Prepare for College - 11th Grade

With just two years of high school left, now is the time for you to start bringing your college dreams to life. Find out what you should do, who you should talk to, and how you can prepare for your college application process to go smoothly. 

What You Can Do as an 11th Grader

  • Meet with your school counselor. Review your course plan for the school year and plan your senior class schedule.
  • Begin researching financial aid options, focusing your energy on scholarships and grants. These are types of financial assistance that never have to be paid back.
  • Make a list of entrance requirements. Look up the minimum acceptance requirements for entering freshmen at your top colleges, such as grade point average, high school subject credits, and standardized test scores.
  • Register and take the PSAT/NMSQT. The Preliminary Scholastic Aptitude Test/National Merit Scholarship Qualifying Test (PSAT/NMSQT) is a program cosponsored by the College Board and National Merit Scholarship Corporation (NMSC). It's a standardized test that provides firsthand practice for the SAT®. Take these tests as practice college admissions tests. The PSAT/NMSQT also establishes your eligibility for the National Merit Scholarship Program and additional scholarship programs. The PSAT/NMSQT measures critical reading skills, math problem-solving skills, and writing skills.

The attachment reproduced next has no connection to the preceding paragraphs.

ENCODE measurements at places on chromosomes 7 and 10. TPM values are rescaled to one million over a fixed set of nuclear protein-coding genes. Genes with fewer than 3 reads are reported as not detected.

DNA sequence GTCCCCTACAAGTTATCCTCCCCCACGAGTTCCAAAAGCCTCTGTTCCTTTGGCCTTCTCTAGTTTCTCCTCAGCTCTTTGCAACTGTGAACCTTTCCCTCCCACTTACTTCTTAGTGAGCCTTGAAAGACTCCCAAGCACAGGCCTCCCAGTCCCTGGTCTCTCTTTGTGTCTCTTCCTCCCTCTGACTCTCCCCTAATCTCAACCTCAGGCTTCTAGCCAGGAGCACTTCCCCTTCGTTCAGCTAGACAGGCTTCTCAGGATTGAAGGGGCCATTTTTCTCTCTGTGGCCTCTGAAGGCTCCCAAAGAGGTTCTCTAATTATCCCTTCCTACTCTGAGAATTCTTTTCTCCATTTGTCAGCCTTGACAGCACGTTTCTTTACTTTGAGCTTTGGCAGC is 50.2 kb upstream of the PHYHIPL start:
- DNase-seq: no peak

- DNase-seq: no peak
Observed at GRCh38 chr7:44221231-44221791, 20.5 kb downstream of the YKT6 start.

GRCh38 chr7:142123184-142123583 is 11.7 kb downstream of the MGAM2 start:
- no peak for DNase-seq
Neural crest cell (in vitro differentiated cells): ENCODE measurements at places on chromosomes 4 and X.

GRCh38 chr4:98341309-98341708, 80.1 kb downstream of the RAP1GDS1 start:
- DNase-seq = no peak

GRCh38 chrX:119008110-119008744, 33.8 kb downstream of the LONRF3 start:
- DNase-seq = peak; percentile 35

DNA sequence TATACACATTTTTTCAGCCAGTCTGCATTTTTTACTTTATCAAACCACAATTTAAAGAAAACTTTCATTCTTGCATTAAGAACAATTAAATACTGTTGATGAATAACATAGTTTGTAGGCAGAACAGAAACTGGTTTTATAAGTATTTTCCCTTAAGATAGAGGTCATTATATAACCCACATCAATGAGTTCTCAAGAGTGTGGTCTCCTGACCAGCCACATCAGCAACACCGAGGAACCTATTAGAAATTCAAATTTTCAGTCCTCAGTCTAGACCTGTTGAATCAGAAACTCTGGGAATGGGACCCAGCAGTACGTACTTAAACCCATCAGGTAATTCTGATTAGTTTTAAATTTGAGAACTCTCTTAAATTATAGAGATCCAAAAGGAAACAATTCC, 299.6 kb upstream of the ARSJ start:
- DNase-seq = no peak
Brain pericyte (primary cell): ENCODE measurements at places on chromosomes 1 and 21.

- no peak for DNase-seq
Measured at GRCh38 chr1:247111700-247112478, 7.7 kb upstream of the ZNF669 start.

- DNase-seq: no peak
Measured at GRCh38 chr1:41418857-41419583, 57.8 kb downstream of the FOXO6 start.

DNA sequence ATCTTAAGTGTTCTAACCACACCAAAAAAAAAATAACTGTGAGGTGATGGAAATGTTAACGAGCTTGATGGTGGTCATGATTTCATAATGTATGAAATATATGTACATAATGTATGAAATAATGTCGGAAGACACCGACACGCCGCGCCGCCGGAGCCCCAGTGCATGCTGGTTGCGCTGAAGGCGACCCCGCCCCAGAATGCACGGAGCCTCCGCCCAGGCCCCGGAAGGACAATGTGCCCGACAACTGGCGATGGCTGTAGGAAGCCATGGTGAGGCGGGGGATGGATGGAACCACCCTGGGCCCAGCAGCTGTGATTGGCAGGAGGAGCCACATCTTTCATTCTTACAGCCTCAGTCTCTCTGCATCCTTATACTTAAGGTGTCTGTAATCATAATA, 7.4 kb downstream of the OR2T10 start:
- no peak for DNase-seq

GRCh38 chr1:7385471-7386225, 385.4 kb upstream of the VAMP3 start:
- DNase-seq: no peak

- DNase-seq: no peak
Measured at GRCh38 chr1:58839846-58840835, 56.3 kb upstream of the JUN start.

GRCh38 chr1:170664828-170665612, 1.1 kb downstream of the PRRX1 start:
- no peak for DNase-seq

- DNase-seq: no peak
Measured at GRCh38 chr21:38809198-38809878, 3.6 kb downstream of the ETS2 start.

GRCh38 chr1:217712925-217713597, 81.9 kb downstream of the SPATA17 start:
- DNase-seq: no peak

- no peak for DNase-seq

• After your PSAT /NMSQT or PLAN scores come in, schedule a meeting with your school counselor and bring your list of entrance requirements. With your counselor, determine if your list of colleges is reasonable or needs to be adjusted, and if your current and future high school classes are appropriate
  • Assemble all of your accomplishments and achievements into one folder so that they are easily accessible when applying for scholarships.
  • Begin drafting college and scholarship essays.  This way you can get a jumpstart on the admissions/scholarship process.
  • Take the SAT or the ACT in the spring. Prepare as much as you can. Check out these websites for a great place to start getting familiar with the test questions: ACT or the SAT.
  • Visit as many colleges as possible. Many institutions have programs designed to allow you to see what day-to-day college life is all about. If you cannot visit, check to see if the college you are considering offers a virtual tour via the web.